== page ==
Sorry it’s been a while since our last post, but things have been incredibly busy for each and every one of the Palkos. My dad wants to start off by thanking everyone for the cards, gifts, kind words, well wishes, and secret Santas who graciously enhanced our Christmas. The consistent generosity displayed by friends, coworkers, neighbors, and strangers is impeccable. Your support is undeniably appreciated.
We spent the holiday up in Vermont, and it was one of the least Palko-like vacations I’ve ever experienced. This meant sleeping in as late as we wanted and actually choosing which outdoor activities we wanted to partake in. The parents spent their days snowshoeing with the pups, and Kyle and I skied a bit, but for the most part we all just relaxed in the house together. Christmas night was spent at our great friends the Pattons’ house. Chris Patton, better known as CP, has been one of dad’s biggest supporters during all this and certainly knows how to keep his spirits high. We had a blast playing “name that song” and dad, of course, was the reigning champion. Perhaps my favorite moment of the week was the final day when my mom was cleaning out the fridge an hour before leaving. She pulled out a pint of unopened Ben and Jerry’s that had been forgotten and couldn’t be brought home. Dad and I took one look at each other then proceeded to tackle the daunting task of finishing it, one spoonful of cookie dough and brownie bite at a time.
This season we were blessed with what could be the ultimate Christmas miracle. Dad was lucky enough to be selected for an experimental stem cell trial at Massachusetts General Hospital. With the help of Dr. Berry and the rest of the staff, my dad has been pushed through a rigorous screening process to enable him to be eligible for a stem cell transplant. Spending 2-3 days a week at the hospital with countless MRIs, ultrasounds, and constantly being poked, prodded, and tested, dad claims he feels like Steve Austin. “We can rebuild him, we can make him better.”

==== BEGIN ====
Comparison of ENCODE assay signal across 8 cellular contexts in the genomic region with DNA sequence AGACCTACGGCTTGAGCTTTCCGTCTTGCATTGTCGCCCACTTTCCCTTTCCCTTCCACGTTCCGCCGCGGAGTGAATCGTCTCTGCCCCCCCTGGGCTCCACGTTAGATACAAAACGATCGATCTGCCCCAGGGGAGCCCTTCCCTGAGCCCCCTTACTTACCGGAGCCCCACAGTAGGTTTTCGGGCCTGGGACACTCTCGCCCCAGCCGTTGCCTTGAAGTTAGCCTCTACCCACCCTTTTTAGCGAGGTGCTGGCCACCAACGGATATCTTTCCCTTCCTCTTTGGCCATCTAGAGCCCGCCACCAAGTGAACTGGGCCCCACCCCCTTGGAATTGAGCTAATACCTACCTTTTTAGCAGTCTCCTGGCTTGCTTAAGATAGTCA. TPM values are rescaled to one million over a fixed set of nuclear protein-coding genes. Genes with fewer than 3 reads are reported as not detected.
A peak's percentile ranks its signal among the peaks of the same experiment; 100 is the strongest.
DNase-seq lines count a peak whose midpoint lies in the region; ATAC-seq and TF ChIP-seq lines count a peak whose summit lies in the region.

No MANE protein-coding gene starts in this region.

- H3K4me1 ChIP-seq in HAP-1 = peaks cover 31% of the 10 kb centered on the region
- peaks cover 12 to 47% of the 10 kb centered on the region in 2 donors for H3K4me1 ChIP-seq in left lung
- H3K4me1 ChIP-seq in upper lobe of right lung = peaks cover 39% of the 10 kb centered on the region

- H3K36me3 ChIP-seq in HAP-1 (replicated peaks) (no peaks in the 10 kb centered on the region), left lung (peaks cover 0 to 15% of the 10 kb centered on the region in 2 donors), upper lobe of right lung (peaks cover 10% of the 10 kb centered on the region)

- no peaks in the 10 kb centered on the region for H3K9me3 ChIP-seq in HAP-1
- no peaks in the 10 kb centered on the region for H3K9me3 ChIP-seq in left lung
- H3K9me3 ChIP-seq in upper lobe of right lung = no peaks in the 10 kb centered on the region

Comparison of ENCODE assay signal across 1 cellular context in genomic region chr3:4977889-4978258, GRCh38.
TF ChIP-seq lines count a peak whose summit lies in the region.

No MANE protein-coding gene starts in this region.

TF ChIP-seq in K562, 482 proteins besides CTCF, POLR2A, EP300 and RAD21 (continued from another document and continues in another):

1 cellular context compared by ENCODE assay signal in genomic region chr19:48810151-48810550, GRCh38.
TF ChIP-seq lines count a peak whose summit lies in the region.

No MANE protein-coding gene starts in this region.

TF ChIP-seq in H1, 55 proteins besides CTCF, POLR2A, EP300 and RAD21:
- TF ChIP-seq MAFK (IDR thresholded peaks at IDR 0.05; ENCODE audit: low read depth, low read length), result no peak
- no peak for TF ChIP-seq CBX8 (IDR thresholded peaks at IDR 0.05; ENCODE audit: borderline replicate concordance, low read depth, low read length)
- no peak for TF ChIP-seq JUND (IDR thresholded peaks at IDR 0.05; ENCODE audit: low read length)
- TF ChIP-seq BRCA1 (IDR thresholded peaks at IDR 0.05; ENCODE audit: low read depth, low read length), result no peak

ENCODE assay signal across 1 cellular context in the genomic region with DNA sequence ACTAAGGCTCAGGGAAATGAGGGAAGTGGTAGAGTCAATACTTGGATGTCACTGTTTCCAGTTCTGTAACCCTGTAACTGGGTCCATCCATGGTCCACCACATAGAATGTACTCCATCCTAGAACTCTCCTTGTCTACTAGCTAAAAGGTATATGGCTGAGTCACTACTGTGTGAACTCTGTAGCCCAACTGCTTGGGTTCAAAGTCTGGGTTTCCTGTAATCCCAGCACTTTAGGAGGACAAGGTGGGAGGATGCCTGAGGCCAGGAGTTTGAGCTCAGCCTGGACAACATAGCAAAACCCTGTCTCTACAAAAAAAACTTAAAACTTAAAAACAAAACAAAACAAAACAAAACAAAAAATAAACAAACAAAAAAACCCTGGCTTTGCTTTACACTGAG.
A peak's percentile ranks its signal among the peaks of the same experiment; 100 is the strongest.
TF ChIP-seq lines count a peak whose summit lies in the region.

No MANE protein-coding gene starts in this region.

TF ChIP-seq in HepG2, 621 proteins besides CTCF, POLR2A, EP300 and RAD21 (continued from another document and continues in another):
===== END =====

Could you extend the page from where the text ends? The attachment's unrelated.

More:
Stem cells have the potential to cure the effects of ALS. More details about the transplant and this technology can be found here. This is an experimental process and has only been done a handful of times at other hospitals. Some of the patients witnessed high success rates. In one case, a man received 500,000 stem cells in his spine and went from being wheelchair dependent to walking again. Dad will be receiving the largest dose given yet, about 7 million cells. Who knows, he may come flying out of the hospital!
The surgery is tentatively scheduled for January 15th, but it’s a very meticulous process and everything must fall precisely into place in order for it to happen. If the surgery does go through, dad will be hospitalized for 4-7 days in ICU. We are incredibly lucky that he has been selected for this trial. His role in this experiment could pave the way for a cure for ALS. We will do our best to keep everyone updated throughout the next few weeks. So please cross your fingers, say your prayers, and send your positive vibes to us in Boston for an outcome that looks something like this: http://www.youtube.com/watch?v=TRtlkcQ6brE